Employers have become very aware of the high costs of workers’ compensation claims. The loss to American business from both fraudulent claims and re-injury causes many employers to want to know whether a job applicant has a history of filing workers’ compensation claims.

At the same time, the Federal Americans with Disabilities Act (ADA), as well as numerous state laws, seek to protect job seekers from discrimination in hiring as a result of filing valid claims. The ADA also seeks to prevent the discrimination against workers who, although suffering from a disability, are nevertheless able to perform essential job functions as long as there are reasonable accommodations.

The bottom line is that an employer cannot request workers’ compensation records in order to have a policy of not hiring anyone who has made a claim. It is discriminatory to penalize a person who has exercised a lawful right in a lawful way and filed a valid claim.

Employers are well-advised to contact a labor lawyer before seeking to obtain workers’ compensation records. A labor law expert can assist an employer in preparing company policies, job descriptions, and forms and procedures necessary to comply with the ADA, such as a conditional job offer and medical review form.

The following brief summary describes the major points involved in obtaining and using workers’ compensation records.

1. There are wide variations between the states in the availability of these records. In a few states, the records are not available to the public, period. In other states, it can take two to three weeks to obtain a record. In some states, there are special requirements before obtaining the records, such as a notarized release. Because they are familiar with state regulations, background screening firms can assist employers in obtaining these records.

2. Under the ADA, an employer may not inquire about an applicant’s medical condition or past workers’ compensation claims until a conditional job offer has been extended, subject only to a job-related medical review. According to the U.S. Department of Justice: “Under the ADA an employer may only ask about an applicant’s disability or give a medical examination after the employer has made a job offer. The job offer can be conditioned on successfully passing a medical examination. Thus, if the person with a disability is denied the job because of information obtained from the medical examination or because of the applicant’s disability, the reason for this decision is out in the open. This procedure should limit impermissible consideration of disability.”  See: http://www.ada.gov/copsq7a.htm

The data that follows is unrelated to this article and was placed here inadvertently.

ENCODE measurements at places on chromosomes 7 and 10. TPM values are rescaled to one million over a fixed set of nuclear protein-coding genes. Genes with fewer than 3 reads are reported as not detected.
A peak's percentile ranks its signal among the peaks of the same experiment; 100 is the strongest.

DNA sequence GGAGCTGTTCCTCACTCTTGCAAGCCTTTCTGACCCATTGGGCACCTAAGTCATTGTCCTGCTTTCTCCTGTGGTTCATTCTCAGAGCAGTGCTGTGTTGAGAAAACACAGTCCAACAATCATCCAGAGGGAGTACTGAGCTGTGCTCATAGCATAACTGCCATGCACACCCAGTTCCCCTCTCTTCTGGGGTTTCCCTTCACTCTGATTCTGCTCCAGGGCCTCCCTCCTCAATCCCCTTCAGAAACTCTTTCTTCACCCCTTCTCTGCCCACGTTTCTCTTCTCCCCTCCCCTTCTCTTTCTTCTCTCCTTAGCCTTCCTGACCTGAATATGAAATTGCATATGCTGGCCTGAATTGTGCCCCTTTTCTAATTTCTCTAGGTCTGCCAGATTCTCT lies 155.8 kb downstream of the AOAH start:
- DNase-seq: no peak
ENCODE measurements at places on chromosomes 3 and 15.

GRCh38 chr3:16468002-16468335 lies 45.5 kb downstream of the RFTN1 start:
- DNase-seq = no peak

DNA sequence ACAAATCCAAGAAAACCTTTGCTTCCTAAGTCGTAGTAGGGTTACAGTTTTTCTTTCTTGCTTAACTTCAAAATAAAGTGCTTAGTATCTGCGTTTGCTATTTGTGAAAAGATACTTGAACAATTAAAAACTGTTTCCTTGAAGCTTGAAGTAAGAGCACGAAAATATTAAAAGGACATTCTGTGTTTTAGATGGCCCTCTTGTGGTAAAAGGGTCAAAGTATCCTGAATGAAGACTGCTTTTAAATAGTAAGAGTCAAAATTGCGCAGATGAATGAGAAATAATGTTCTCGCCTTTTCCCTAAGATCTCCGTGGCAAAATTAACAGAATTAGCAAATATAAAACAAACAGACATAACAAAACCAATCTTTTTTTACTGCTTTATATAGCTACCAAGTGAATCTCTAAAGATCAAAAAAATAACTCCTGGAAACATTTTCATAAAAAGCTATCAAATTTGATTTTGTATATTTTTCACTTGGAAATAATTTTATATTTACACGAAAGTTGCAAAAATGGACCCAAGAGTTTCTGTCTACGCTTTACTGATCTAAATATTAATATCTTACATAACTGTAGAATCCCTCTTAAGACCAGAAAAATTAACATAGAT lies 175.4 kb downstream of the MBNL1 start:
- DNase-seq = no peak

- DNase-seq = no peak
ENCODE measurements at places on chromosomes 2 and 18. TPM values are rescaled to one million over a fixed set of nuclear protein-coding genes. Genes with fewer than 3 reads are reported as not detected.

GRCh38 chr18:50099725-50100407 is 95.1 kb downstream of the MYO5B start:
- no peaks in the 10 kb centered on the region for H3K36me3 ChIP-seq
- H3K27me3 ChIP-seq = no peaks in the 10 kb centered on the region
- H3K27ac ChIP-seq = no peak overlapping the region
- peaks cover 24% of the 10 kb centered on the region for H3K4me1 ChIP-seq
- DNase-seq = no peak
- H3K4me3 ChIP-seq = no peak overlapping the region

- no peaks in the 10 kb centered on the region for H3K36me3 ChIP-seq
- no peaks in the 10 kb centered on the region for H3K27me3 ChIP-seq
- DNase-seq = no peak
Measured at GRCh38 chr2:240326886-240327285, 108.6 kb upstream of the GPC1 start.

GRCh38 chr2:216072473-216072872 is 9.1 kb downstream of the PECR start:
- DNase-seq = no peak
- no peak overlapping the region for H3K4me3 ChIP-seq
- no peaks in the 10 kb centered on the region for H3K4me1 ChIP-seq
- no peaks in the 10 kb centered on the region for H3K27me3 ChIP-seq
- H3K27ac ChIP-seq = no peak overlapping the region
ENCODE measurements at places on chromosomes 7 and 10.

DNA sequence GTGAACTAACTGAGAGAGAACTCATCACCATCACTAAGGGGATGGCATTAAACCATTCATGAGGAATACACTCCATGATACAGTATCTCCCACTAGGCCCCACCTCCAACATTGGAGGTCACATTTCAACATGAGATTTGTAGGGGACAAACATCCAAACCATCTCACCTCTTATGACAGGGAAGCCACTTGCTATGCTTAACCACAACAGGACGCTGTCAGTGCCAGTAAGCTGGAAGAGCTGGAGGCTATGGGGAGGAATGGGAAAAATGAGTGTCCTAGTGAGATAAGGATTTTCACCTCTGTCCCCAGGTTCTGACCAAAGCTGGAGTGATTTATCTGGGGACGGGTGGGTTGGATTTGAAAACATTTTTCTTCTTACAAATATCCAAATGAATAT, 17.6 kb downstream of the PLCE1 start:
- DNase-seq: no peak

3. Any questioning in a job interview should be restricted to whether the person can perform the essential job functions with, or without, reasonable accommodation. That is another good reason to have well-written job descriptions so it is clear in an interview exactly what the job entails.

4. If a candidate discloses a disability, then there should not be any follow-up. Questioning should be limited to whether that applicant can perform the job with or without reasonable accommodation.

5. If a history of filing workers’ compensation claims is found POST-OFFER, there is an argument that the offer may only be rescinded under very limited circumstances. A best practice may be to have an attorney review the matter, however, before taking an adverse action. These situations may include:

  • a. The applicant has lied about a workers’ compensation history or medical condition, usually during a medical examination;
  • b. The applicant has a history of filing false claims;
  • c. The past claims demonstrate the applicant is a safety or health threat to himself or others in the opinion of a medical expert;
  • d. The past claims demonstrate the applicant is unable to perform the essential functions of the job even with a reasonable accommodation.

6. If the applicant has lied on a medical questionnaire, or to a doctor performing a pre-employment physical, then the employer may be justified in rescinding the job offer based upon dishonesty. If an applicant has a history of multiple claims that have been denied, then an employer may be justified in rescinding the offer based upon a history of dishonest conduct. The reason is based upon an inference of fraud, not disability.

Some firms contend that a workers’ compensation record may also be used to determine the truthfulness of information on a job application on the theory that an applicant may try to hide a past employer where a claim was filed. However, even with this justification, if used, the best practice may be to review the records post-hire only.

What does all this mean? This area is complex and highly regulated by the ADA and state laws, and before attempting to utilize a search for workers’ compensation claims as part of a screening program, an employer is well-advised to consult with their attorney.  As a general rule, Employment Screening Resources (ESR) will not provide these records to an employer unless the employer has clearly indicated they understand the issues with these records, and preferably have had the matter reviewed by their attorney.

For additional information, please visit http://www.ada.gov/employmt.htm.

(Note: This article is intended for general educational purposes only, and does not constitute legal advice.)